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AU - McKenney, Jesse K.

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N2 - The classification of flat urothelial (transitional cell) lesions with atypia has historically varied in its application from institution to institution with no fewer than six major nomenclature systems proposed in the past 25 years. In 1998, the World Health Organization/ International Society of Urological Pathology (WHO/ISUP) published a consensus classification that included the following categories for flat urinary bladder lesions: reactive atypia, atypia of unknown significance, dysplasia (low-grade intraepithelial neoplasia), and carcinoma in situ (high-grade intraepithelial neoplasia). This classification expands the definition traditionally used for urothelial carcinoma in situ, basing its diagnosis primarily on the severity of cytologic changes. In proposing the classification system for flat lesions of the bladder with atypia, it was hoped that consistent use of uniform diagnostic terminology would ultimately aid in a better understanding of the biology of these lesions. In this review, the authors discuss the history of the concept of flat urothelial neoplasia, the rationale and histologic criteria for the WHO/ISUP diagnostic categories, an approach to the diagnosis of flat lesions, and problems and pitfalls associated with their recognition in routine surgical pathology specimens.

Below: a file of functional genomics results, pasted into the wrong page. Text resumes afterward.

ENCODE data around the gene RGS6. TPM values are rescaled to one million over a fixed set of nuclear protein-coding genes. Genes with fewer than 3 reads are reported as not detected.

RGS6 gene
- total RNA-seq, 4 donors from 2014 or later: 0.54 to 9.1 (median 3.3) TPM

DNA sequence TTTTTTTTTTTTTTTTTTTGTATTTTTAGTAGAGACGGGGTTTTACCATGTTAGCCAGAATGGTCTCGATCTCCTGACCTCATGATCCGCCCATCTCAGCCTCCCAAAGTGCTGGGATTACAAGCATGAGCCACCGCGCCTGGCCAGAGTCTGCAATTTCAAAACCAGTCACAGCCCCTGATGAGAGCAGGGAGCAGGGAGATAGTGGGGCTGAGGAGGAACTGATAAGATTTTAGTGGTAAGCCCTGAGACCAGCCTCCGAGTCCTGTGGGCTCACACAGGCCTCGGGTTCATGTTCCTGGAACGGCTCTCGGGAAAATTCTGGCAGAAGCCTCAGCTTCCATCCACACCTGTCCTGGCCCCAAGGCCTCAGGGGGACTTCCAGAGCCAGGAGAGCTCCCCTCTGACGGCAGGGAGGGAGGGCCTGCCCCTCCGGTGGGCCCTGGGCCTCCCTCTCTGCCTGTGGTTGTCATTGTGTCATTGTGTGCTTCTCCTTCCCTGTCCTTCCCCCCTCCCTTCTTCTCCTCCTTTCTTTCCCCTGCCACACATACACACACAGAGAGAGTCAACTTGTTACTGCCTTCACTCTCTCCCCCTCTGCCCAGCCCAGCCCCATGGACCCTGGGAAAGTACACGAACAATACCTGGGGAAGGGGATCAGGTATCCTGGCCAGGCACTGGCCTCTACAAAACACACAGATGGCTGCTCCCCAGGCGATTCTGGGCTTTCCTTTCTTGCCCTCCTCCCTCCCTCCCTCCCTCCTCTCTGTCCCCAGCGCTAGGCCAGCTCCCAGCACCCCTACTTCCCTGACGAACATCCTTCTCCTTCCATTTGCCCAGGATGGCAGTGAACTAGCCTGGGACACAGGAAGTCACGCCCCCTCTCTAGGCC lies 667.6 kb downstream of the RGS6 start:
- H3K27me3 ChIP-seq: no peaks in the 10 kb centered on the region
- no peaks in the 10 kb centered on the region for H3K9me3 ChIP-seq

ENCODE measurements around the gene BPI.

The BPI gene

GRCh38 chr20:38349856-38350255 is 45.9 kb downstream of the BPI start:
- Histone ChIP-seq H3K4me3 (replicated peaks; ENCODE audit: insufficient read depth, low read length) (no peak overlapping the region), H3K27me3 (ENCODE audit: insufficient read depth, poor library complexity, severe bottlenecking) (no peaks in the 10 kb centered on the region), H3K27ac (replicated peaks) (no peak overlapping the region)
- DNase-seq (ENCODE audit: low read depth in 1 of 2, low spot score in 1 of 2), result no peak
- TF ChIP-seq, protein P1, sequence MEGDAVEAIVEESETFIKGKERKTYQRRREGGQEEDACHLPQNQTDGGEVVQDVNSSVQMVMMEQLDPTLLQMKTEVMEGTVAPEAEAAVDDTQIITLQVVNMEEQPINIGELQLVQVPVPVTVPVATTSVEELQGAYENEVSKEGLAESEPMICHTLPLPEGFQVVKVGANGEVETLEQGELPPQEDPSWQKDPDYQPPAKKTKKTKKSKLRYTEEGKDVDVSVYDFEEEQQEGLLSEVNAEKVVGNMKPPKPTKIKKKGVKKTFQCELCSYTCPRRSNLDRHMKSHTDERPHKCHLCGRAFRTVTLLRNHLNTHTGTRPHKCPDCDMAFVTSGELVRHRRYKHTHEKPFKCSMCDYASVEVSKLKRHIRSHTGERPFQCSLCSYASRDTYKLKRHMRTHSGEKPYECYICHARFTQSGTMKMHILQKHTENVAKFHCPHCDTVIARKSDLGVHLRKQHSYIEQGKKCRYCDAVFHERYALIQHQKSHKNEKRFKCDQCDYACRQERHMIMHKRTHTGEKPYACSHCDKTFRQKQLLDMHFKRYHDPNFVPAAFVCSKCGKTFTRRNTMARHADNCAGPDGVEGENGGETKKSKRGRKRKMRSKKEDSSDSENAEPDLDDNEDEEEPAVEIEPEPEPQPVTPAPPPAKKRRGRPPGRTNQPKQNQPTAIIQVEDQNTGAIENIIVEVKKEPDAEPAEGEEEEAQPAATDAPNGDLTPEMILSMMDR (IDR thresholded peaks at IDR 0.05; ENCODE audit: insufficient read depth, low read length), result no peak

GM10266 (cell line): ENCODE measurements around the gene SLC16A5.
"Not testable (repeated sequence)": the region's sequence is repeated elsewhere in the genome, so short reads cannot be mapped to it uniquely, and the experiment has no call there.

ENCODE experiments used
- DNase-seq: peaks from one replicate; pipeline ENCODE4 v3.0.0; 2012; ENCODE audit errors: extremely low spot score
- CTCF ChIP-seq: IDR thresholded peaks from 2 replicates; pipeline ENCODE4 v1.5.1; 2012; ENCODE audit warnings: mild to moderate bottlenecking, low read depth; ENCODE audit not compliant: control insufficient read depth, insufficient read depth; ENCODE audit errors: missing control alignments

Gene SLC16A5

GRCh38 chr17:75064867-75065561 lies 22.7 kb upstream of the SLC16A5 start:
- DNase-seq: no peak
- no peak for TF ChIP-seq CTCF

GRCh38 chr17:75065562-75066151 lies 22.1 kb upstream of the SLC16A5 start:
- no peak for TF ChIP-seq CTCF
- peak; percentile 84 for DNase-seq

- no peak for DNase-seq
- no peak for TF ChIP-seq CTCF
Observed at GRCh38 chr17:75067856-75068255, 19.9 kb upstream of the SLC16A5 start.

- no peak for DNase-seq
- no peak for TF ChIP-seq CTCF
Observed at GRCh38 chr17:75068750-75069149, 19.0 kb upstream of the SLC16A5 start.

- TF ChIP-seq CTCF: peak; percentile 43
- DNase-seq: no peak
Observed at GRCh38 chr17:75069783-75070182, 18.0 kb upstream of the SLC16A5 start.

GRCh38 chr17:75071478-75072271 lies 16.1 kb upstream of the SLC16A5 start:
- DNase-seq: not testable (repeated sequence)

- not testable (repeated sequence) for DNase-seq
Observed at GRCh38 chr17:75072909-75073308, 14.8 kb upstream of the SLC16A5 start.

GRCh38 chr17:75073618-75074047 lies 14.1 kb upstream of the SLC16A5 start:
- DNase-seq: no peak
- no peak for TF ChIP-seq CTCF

AB - The classification of flat urothelial (transitional cell) lesions with atypia has historically varied in its application from institution to institution with no fewer than six major nomenclature systems proposed in the past 25 years. In 1998, the World Health Organization/ International Society of Urological Pathology (WHO/ISUP) published a consensus classification that included the following categories for flat urinary bladder lesions: reactive atypia, atypia of unknown significance, dysplasia (low-grade intraepithelial neoplasia), and carcinoma in situ (high-grade intraepithelial neoplasia). This classification expands the definition traditionally used for urothelial carcinoma in situ, basing its diagnosis primarily on the severity of cytologic changes. In proposing the classification system for flat lesions of the bladder with atypia, it was hoped that consistent use of uniform diagnostic terminology would ultimately aid in a better understanding of the biology of these lesions. In this review, the authors discuss the history of the concept of flat urothelial neoplasia, the rationale and histologic criteria for the WHO/ISUP diagnostic categories, an approach to the diagnosis of flat lesions, and problems and pitfalls associated with their recognition in routine surgical pathology specimens.